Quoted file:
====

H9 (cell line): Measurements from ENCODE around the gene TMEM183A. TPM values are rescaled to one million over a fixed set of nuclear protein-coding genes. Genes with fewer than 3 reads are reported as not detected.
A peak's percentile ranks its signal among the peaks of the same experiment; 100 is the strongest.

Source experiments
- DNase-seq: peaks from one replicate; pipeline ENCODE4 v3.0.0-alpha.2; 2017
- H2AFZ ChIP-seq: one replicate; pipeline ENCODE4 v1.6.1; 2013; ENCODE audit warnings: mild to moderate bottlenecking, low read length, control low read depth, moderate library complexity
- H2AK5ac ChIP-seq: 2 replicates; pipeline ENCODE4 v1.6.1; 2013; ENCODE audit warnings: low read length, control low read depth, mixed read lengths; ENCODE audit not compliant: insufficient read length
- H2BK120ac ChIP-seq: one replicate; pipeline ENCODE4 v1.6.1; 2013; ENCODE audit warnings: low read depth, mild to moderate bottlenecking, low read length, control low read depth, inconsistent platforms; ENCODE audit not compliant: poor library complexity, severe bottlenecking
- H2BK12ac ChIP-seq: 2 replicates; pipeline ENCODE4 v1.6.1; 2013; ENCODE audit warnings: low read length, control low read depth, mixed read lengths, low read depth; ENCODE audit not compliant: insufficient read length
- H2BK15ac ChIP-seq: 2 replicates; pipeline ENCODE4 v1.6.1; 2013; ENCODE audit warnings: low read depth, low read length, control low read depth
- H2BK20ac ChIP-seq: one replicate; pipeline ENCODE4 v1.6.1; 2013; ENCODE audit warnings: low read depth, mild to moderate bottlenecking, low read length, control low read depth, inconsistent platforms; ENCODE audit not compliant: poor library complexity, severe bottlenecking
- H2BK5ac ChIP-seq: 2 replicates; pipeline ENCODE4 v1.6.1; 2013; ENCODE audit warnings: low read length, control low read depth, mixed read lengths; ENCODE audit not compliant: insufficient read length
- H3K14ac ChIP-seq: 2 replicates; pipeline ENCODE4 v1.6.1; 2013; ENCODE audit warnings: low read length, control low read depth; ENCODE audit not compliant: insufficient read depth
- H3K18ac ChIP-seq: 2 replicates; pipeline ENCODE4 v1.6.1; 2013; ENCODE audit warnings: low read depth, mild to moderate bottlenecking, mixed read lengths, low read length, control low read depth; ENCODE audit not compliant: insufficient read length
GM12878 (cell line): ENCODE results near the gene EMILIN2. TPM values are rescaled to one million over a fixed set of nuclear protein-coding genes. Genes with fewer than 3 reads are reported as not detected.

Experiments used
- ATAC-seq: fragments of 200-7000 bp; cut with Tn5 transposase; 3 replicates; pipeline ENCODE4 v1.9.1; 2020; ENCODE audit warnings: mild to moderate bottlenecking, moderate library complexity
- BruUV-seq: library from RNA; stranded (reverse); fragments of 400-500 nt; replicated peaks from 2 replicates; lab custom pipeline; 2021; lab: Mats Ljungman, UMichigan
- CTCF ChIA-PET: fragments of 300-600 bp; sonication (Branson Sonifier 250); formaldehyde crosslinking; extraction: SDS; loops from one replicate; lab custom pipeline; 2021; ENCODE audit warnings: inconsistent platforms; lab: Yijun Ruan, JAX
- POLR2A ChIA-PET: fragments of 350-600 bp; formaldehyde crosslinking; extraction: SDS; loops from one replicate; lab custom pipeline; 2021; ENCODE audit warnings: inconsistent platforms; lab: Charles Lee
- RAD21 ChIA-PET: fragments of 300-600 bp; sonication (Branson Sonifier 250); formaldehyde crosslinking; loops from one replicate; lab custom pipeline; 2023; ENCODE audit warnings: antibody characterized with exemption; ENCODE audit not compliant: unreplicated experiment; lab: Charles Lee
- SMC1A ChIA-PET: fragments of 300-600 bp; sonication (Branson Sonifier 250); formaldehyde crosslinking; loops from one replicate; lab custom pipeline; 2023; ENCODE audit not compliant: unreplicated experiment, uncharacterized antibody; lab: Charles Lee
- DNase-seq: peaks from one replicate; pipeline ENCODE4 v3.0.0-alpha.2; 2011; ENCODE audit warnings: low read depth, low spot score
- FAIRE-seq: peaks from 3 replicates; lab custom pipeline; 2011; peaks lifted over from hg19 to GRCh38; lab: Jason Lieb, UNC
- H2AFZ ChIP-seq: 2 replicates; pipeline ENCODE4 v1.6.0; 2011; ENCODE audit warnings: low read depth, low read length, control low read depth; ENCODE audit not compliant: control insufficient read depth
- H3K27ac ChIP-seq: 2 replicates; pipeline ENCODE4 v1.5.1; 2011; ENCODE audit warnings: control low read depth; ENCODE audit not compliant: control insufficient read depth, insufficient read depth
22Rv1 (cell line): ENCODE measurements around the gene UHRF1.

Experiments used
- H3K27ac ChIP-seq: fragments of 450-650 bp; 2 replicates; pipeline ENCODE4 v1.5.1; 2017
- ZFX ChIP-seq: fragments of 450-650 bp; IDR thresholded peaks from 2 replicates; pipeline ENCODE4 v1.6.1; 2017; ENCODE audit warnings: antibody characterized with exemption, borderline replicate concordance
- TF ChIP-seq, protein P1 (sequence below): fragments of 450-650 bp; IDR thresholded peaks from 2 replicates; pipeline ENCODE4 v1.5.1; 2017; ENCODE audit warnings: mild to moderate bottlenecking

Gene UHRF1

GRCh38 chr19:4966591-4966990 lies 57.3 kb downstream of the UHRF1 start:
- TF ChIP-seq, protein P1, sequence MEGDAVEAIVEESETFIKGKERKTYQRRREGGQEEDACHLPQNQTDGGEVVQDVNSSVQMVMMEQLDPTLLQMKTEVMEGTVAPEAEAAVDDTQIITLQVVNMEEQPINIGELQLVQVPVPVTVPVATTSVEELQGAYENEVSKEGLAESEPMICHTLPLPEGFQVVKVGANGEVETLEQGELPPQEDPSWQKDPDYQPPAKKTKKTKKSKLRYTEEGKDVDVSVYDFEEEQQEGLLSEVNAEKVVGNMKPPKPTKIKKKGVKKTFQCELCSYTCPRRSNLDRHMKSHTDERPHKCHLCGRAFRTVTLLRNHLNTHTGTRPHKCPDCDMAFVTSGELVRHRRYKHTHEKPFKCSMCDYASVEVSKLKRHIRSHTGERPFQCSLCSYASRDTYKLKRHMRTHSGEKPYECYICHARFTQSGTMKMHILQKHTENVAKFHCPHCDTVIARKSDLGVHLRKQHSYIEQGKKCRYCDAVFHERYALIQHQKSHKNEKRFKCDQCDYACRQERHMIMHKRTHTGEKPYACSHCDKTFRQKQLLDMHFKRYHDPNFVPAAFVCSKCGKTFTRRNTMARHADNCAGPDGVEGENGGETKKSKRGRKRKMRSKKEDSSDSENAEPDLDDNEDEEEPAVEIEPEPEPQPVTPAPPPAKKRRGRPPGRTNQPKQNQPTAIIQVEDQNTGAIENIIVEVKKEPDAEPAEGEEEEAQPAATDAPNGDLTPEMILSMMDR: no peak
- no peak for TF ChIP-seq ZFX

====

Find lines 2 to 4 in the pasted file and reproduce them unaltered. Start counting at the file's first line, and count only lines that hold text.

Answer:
A peak's percentile ranks its signal among the peaks of the same experiment; 100 is the strongest.

Source experiments
- DNase-seq: peaks from one replicate; pipeline ENCODE4 v3.0.0-alpha.2; 2017